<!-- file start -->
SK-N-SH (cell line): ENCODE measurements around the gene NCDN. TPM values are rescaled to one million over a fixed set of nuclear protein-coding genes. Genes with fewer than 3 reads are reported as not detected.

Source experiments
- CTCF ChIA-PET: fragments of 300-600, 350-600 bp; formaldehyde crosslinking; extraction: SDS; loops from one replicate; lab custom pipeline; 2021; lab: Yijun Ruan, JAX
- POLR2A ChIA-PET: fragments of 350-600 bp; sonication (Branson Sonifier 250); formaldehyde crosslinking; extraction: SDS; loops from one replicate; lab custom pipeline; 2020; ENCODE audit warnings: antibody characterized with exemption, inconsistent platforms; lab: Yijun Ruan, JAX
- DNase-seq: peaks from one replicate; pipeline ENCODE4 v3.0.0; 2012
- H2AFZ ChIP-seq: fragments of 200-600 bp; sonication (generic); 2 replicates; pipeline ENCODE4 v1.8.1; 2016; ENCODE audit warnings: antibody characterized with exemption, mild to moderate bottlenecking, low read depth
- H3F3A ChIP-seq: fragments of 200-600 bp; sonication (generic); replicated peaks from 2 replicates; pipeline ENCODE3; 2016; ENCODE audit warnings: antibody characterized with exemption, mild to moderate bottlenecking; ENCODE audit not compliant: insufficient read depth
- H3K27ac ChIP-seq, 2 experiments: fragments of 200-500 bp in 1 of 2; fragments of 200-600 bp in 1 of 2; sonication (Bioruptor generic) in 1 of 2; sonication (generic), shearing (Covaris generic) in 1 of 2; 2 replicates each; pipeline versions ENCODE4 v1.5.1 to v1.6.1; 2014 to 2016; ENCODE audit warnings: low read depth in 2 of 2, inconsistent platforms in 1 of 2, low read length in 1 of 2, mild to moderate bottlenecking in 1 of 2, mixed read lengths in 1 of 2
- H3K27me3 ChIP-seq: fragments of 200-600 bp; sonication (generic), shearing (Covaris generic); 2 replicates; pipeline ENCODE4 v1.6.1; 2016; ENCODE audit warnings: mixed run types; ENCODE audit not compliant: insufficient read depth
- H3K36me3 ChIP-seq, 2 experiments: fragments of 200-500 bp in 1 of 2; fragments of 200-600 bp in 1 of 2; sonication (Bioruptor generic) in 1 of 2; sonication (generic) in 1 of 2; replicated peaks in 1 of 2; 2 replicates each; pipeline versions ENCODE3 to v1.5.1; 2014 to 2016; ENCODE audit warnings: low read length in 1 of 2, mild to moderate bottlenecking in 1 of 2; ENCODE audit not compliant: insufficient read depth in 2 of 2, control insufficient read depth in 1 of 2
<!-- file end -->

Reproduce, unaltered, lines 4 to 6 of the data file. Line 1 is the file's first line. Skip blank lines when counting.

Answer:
- POLR2A ChIA-PET: fragments of 350-600 bp; sonication (Branson Sonifier 250); formaldehyde crosslinking; extraction: SDS; loops from one replicate; lab custom pipeline; 2020; ENCODE audit warnings: antibody characterized with exemption, inconsistent platforms; lab: Yijun Ruan, JAX
- DNase-seq: peaks from one replicate; pipeline ENCODE4 v3.0.0; 2012
- H2AFZ ChIP-seq: fragments of 200-600 bp; sonication (generic); 2 replicates; pipeline ENCODE4 v1.8.1; 2016; ENCODE audit warnings: antibody characterized with exemption, mild to moderate bottlenecking, low read depth